Ever wonder where James Earl Jones got his start in theatre? It was at the Ramsdell Theatre, an old-fashioned brick playhouse on the corner of Maple Street and First Street in Manistee, Michigan. His first role? Carpenter. Oh, he would later go on to play Othello there, in 1956, but he started out as a carpenter, and over his time there, with the Manistee Civic Players, he would also serve as a stage manager, an assistant stage manager, and even director of a children’s play. He was known as Todd Jones among the Manistee Civic Players, and though he has gone on to Broadway, television, movies, and legend, he still returns to the place where it all started every now and again for fundraising. When he wrote his autobiography, Voices and Silences, written with Penelope Niven, his first public signing was at the Ramsdell. If you’ve ever heard of the Ramsdell before now, it was probably through your fascination with Jones.
But the Ramsdell is fascinating all on its own.
Nearly every summer that I can remember, I have visited Maple Street in Manistee. It is where my mom grew up, and my brothers and cousins and I spent many a summer walking, running, biking, and even marching along it. As I got older, the street started to take shape, and I could recognize the buildings lining it as a library, a school, etc. One of these buildings was the Ramsdell Theatre, a beautiful old building I had taken for granted until I developed my own interest in theatre. Then it was just a matter of time before I would have to pay it a visit. And the right time came along the summer after I discovered Gilbert and Sullivan, when the Manistee Civic Players were putting on The Pirates of Penzance. I bought a ticket, took my seat in the balcony, and pretty much laughed non-stop throughout. There was, at the top of Act II, a moment when I nearly grabbed a phone out of the hand of a woman sitting near me and talking loudly, and tossed it across the house. I’m glad I didn’t, it would have been disruptive and possibly injured someone, but that was a small issue in an otherwise great experience, with an unexpected and very amusing dance break.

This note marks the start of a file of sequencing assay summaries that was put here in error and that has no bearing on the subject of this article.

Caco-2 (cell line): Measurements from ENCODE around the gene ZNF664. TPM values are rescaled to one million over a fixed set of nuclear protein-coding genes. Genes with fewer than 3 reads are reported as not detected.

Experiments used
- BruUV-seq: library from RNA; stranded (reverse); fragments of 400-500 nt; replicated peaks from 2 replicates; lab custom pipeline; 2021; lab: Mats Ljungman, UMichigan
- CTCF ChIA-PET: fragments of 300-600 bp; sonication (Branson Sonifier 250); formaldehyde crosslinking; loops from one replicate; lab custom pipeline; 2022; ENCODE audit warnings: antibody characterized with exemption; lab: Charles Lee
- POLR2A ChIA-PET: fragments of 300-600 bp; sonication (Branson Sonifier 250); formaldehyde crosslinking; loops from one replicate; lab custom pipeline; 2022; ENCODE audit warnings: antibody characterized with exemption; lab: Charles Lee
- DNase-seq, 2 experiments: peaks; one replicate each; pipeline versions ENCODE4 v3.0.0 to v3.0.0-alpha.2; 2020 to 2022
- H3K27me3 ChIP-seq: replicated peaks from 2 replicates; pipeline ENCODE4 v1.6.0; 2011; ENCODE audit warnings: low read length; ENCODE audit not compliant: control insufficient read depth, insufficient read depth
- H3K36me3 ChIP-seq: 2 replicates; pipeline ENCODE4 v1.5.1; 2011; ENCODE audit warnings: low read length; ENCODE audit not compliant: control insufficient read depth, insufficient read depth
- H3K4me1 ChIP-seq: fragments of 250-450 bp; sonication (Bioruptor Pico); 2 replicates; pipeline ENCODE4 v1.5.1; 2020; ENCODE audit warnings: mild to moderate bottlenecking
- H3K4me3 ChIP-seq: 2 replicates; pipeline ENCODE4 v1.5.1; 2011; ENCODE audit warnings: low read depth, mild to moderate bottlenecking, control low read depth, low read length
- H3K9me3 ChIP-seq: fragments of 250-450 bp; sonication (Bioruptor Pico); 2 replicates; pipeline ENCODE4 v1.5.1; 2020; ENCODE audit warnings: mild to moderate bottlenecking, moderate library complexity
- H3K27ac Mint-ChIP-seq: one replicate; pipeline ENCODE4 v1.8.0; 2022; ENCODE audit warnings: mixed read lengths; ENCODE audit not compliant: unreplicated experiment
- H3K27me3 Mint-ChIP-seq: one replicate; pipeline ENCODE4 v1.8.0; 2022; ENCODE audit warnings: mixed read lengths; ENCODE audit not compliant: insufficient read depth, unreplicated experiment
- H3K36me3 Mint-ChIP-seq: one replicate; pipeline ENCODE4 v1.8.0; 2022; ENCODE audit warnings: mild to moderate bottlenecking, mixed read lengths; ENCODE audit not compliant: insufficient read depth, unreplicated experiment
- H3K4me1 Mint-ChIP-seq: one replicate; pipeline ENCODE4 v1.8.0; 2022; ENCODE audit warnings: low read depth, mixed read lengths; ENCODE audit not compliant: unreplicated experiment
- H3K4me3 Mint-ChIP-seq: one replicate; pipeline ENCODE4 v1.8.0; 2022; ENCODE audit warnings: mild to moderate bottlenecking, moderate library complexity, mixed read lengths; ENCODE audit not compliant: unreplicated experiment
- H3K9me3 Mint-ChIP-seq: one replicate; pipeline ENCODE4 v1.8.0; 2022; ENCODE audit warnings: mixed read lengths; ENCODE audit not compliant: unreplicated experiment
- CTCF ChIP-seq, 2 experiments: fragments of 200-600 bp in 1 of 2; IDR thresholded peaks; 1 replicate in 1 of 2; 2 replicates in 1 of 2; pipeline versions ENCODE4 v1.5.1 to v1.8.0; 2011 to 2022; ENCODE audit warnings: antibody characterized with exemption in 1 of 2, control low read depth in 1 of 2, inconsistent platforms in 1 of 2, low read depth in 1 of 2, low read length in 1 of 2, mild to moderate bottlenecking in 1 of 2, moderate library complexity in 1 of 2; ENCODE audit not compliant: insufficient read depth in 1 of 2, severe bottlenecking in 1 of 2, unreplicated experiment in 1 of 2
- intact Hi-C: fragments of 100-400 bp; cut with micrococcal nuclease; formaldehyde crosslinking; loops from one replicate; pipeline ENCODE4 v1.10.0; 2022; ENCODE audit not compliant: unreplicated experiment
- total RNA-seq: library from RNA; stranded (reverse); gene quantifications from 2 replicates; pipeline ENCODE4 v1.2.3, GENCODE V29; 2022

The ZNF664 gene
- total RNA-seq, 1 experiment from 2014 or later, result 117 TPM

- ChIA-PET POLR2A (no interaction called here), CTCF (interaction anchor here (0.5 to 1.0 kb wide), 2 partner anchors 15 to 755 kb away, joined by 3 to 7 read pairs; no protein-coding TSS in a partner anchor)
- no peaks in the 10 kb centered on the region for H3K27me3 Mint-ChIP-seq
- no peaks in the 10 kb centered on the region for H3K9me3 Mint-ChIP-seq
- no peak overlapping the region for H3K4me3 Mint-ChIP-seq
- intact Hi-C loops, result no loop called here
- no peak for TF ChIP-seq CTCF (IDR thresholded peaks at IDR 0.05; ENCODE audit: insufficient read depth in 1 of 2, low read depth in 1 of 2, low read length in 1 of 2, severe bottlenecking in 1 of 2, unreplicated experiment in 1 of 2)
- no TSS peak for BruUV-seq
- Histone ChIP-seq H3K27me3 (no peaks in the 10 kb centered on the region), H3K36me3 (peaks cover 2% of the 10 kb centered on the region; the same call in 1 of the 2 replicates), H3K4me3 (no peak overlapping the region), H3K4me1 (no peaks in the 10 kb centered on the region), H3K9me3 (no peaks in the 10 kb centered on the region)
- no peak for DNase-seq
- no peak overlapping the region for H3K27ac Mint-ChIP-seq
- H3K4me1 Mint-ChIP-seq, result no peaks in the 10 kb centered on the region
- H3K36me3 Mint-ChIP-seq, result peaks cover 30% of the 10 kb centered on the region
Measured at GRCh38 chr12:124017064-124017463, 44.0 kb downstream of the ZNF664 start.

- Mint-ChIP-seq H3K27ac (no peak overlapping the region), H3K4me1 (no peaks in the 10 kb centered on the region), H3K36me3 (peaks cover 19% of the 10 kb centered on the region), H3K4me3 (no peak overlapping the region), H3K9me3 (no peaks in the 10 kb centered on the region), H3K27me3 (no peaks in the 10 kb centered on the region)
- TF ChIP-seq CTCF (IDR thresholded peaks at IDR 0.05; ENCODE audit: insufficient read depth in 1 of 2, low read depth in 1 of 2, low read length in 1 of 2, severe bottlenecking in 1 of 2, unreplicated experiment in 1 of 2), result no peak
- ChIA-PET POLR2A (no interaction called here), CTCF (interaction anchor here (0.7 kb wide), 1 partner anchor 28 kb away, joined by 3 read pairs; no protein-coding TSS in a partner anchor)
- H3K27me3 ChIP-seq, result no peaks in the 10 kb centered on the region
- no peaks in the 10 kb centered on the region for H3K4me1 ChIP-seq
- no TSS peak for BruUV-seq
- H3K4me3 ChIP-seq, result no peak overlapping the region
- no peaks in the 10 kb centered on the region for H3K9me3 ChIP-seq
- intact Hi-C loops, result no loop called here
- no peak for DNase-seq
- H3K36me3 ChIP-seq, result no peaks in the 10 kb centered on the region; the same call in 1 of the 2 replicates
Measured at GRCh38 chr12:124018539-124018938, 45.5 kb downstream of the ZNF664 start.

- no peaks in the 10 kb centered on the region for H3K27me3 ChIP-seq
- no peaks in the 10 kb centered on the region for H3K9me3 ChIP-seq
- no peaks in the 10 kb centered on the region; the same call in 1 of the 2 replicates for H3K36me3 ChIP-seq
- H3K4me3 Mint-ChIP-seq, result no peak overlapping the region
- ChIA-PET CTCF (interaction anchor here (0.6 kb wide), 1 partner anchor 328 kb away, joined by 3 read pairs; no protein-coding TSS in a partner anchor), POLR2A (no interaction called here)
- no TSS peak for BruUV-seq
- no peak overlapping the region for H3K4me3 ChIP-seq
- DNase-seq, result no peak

The inside of the Ramsdell Theatre is just as charming as the outside. Primarily green and gold colored in the house, the lower balcony is horseshoe-shaped, and supported by pillars. The original capacity was over a thousand, but is now only 462, for fire safety reasons. The front drop is a large painting, with a tiny little hole if you look closely, called A Grove Near Athens, by Walter Burridge, who painted the sets for the original theatrical production of The Wizard of Oz in Chicago. Three other paintings, one in the domed part of the ceiling and two in the lobby, were done by Frederic Winthrop Ramsdell, the son of Thomas Jefferson Ramsdell, the lawyer, philanthropist, and former state legislator who put up the theatre at the turn of the century. The younger Ramsdell had studied art in Paris and Venice, and it is supposed that the nude goddesses he painted in the lobby bear facial resemblances to local women who had insulted his father. The theatre was designed in the Colonial style by the prominent Chicago architect Solon Spencer Beman, and is now a National Historic Building, kept up and cared for by the city of Manistee and the Manistee Civic Players.